Exchange-traded funds offer a convenient way to invest in sectors or niches that interest you. If you expect water-related companies to thrive over time as our planet's growing population keeps demanding clean water, the First Trust ISE Water Index ETF (NYSE: FIW ) could save you a lot of trouble. Instead of trying to figure out which companies will perform best, you can use this ETF to invest in lots of them simultaneously.
ETFs often sport lower expense ratios than their mutual fund cousins. The water ETF's expense ratio -- its annual fee -- is 0.6%. The fund is fairly small, so if you're thinking of buying, beware of occasionally large spreads between its bid and ask prices. Consider using a limit order if you want to buy in.
This ETF has performed rather well, beating the world market over the past three and five years. As with most investments, of course, we can't expect outstanding performances in every quarter or year. Investors with conviction need to wait for their holdings to deliver.
What's in it?
More than a handful of water-related companies had strong performances over the past year. Mueller Water (NYSE: MWA ) , for example, surged 100%. It had been challenged in recent years by struggling municipalities, but a recent earnings report was impressive, with management bullish about increased construction work. Municipalities are not a lost cause, either, as deteriorating infrastructures will eventually need to be updated. Mueller just signed a two-year deal with New Orleans that could generate $5 million in revenue.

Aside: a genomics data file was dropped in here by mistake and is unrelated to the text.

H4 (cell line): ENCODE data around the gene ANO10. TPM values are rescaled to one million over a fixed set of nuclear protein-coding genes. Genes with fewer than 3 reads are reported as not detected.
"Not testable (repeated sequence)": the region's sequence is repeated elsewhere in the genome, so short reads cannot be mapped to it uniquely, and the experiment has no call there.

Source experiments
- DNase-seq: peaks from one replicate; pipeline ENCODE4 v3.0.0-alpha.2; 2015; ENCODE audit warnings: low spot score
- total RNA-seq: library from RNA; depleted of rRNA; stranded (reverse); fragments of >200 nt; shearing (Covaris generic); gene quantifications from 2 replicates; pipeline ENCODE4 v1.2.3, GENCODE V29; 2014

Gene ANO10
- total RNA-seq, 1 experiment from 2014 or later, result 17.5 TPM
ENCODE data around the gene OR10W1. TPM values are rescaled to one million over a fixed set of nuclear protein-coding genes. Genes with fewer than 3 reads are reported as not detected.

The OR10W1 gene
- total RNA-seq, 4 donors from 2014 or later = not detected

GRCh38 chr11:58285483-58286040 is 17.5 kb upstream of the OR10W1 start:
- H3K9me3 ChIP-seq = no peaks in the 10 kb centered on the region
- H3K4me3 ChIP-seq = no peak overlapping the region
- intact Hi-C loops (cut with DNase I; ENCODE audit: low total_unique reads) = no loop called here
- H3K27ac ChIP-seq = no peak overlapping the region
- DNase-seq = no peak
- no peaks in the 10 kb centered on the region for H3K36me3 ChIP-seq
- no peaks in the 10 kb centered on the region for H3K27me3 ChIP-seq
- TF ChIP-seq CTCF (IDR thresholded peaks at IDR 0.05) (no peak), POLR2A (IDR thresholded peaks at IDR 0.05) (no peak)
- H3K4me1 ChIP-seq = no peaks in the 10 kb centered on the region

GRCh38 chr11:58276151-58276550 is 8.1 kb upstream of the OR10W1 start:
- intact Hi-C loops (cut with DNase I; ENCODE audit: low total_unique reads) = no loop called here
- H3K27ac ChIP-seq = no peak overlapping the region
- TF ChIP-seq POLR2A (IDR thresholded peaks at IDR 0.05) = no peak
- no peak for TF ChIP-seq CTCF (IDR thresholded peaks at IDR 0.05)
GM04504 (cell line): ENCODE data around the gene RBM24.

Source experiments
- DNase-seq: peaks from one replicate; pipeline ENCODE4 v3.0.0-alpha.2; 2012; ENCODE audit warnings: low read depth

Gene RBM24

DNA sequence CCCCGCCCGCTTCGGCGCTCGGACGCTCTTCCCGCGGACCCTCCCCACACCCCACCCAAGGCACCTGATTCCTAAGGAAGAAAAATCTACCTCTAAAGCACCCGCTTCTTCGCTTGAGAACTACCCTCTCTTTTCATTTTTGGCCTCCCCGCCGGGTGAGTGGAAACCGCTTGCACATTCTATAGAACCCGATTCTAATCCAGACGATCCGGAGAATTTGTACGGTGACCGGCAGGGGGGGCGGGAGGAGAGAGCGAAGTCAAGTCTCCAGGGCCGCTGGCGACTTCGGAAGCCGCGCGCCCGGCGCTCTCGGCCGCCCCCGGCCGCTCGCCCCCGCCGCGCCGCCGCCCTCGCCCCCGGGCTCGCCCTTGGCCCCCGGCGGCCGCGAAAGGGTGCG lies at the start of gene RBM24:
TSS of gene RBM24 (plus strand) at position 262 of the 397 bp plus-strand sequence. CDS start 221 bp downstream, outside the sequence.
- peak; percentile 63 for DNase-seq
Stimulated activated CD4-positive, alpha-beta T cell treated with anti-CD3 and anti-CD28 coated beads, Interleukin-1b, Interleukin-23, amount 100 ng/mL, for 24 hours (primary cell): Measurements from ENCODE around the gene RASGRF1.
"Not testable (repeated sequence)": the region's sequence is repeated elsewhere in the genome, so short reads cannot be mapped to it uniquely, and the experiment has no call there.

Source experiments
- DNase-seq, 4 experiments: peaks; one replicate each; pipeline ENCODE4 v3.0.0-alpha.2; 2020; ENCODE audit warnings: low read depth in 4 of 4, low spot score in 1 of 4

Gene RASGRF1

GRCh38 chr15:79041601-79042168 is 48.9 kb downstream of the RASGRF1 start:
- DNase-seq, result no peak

Aqua America (NYSE: WTR ) advanced 21%, making strategic acquisitions and selling off some businesses. It's also involved, via a joint venture, in supplying water to controversial natural-gas fracking operations. It sports much higher profit margins and more consistent earnings than many of its peers, pays a dividend yield of about 2.6%, and has been upping its dividend for 20 years in a row. It may not be the biggest bargain in water right now, though.
Agilent Technologies (NYSE: A ) , maker of bioanalytical and measurement equipment for the water industry, among others, gained 8%. It just reported a weak third quarter, blaming a sluggish economy and projecting slower growth. My colleague Anders Bylund wonders whether it might simply be losing market share to smaller rivals, though.
Other companies didn't do so well last year but could see their fortunes change in years to come. Veolia Environnement (NYSE: VE ) , for example, shed 5%, rebounding after being whacked largely by slowdowns in Europe, where it's based. Even after a dividend cut, it still offers an appealing dividend yield near 6.3% -- but some wonder whether that's in danger, given the company's debt load. Veolia has been cutting costs and selling some assets to address that. It has also been shifting its focus from waste to water and is a major player in the water world.
The big picture
Demand for water isn't going away anytime soon. A well-chosen ETF can grant you instant diversification across any industry or group of companies -- and make investing in and profiting from it that much easier.
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